Researchers discover artifacts possibly linked to the 1813 Battle of Medina

The 1813 Battle of Medina was one of the largest and bloodiest battles in Texas history, but little is known about it, including the actual location of the battle. He landed an army of about 1,400 white, Tejano, and Native American volunteers against about 1,900 Spanish Army regulars. Almost all of the Texan soldiers were killed in battle. New research from the Battle of Medina has revealed some tantalizing clues.

Historic podcaster Brandon Seale recently gave a presentation in the gymnasium at South Side High School in southern Bexar County to present the research findings. Earlier this year, a team of archaeologists, anthropologists and veteran volunteers began a search focusing on four different sites in southern Bexar County. One of the excavated sites was a few hundred yards behind Losoya Middle School. It was the largest organized effort to find the site of the battle.

AVAR volunteers search for artifacts near Losoya Middle School

One of the research partners is the Center for Archaeological Research at the University of Texas at San Antonio. Clint Mackenzie, an archaeologist with the project, said the search turned up some tantalizing artifacts, possibly from the battle, including one artifact in particular.

“The artifact that was recovered this season that is most important to us is a piece of iron scrap. It’s a scrap of the size one would expect from a Spaniard, you know, scrap of scrap of the time,” McKenzie said.


Courtesy of Brandon Seale


Grapeshot found while searching for the Battle of Medina

Several musket balls were also found a few hundred yards away. Mackenzie said other artifacts unrelated to the Battle of Medina were also found.

“This is an archaeological metal detecting project,” McKenzie said. “One of the items we found was a big five-by-five-foot piece of cast iron. And when we turned it over, it had, you know, a molded impression on it that said, you know, William Canady , Baltimore. And what it is is the cast iron frame of a William Kanabe grand piano. And why there is a small grand piano in a field in southern Bexar county…I don’t really don’t know if I can answer this question, but I’ll do some research and hope to find out.

The piano has been estimated from the mid-1850s.

“It was not played at the Battle of Medina,” McKenzie said. “But I’ve been doing archeology for 40 years and I’ve never found a piano before. So, you know, it was new to me.”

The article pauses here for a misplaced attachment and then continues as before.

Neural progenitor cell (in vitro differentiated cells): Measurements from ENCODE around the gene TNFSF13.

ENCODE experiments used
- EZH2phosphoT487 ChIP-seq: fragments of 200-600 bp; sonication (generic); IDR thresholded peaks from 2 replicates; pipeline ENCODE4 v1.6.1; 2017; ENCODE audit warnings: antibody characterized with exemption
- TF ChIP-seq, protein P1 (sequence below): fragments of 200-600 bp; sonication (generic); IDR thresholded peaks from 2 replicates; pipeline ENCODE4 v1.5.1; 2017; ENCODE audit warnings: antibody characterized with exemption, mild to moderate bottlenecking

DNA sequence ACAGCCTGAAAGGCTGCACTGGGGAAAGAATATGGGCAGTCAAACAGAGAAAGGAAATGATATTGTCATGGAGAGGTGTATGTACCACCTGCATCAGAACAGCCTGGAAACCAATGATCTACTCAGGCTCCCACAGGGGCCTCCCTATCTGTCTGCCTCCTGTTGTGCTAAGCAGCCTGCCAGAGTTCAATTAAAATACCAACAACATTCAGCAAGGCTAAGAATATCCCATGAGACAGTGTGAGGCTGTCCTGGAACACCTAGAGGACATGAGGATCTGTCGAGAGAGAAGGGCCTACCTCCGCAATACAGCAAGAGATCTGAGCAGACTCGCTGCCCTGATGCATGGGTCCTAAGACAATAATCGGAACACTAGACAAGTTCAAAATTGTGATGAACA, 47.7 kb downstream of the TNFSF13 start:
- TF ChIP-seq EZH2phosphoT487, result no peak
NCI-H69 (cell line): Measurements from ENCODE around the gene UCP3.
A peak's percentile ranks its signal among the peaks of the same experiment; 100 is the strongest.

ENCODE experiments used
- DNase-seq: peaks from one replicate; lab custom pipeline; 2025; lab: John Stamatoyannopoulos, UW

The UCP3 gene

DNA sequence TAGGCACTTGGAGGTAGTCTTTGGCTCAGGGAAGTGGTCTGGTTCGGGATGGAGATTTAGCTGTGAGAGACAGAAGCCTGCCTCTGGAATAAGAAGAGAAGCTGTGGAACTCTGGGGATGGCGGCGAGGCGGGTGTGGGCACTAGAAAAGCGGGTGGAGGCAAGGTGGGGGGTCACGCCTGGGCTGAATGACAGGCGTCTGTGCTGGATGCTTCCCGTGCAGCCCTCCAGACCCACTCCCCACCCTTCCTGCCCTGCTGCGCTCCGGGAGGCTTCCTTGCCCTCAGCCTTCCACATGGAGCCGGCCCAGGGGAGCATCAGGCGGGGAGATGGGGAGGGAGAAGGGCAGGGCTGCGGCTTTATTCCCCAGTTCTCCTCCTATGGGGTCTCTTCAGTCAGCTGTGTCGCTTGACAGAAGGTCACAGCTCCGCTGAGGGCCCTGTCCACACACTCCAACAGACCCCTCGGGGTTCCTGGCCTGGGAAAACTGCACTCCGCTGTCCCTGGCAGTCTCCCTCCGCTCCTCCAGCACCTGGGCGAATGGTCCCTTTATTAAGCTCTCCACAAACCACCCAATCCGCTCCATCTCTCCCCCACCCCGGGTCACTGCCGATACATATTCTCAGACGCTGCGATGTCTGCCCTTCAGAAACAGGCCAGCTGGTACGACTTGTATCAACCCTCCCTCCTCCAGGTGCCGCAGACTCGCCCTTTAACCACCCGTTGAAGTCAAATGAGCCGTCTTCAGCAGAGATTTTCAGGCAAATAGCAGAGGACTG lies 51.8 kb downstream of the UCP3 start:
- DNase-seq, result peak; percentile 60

So what’s the next step in research? Seale said efforts will be focused in areas where the cannon and musket balls were found near Gallinas Creek, about six miles south of the Medina River.

“Now we have to step up. We have to step up the coverage,” Seale said. “We have to expand the grid across the fence line, basically. We have to expand. The hardest part is you have to start wide and then narrow. But once you find something, you have to go deeper. You need to dig deeper into what you found. But it’s also important for us to go and look for a few other sites that aren’t immediately adjacent to where we found stuff, but other sites that people have claimed on base either small discoveries or archival research that they’ve done Because again part of what we’re trying to do is prove the work of academics who have spent a lot of time working on this We want to get back there with our aircrew and look for other sites in particular, all in the same general area, all close to the old Pleasanton Road area to try and continue to refine the ‘battlefield location.’

The other partner in the search for the battle site is the American Veterans Archeological Recovery Project, AVAR, which has carried out several major archaeological projects in the United States and Europe. Avar recruits American veterans for much of the work. Volunteers receive specialized training to search for artifacts. Seale said they are looking for more volunteers once the search continues.

“So if you’re a veteran, honorably discharged, if you have a background in archaeology, that’s great. If you’re interested in learning more about archaeology, that’s great. You can contact us on my website Web, or on the website of the AVAR American Veterans Archaeological Recovery Project,” Seale said.

The next search is expected to start late this year or early 2023.

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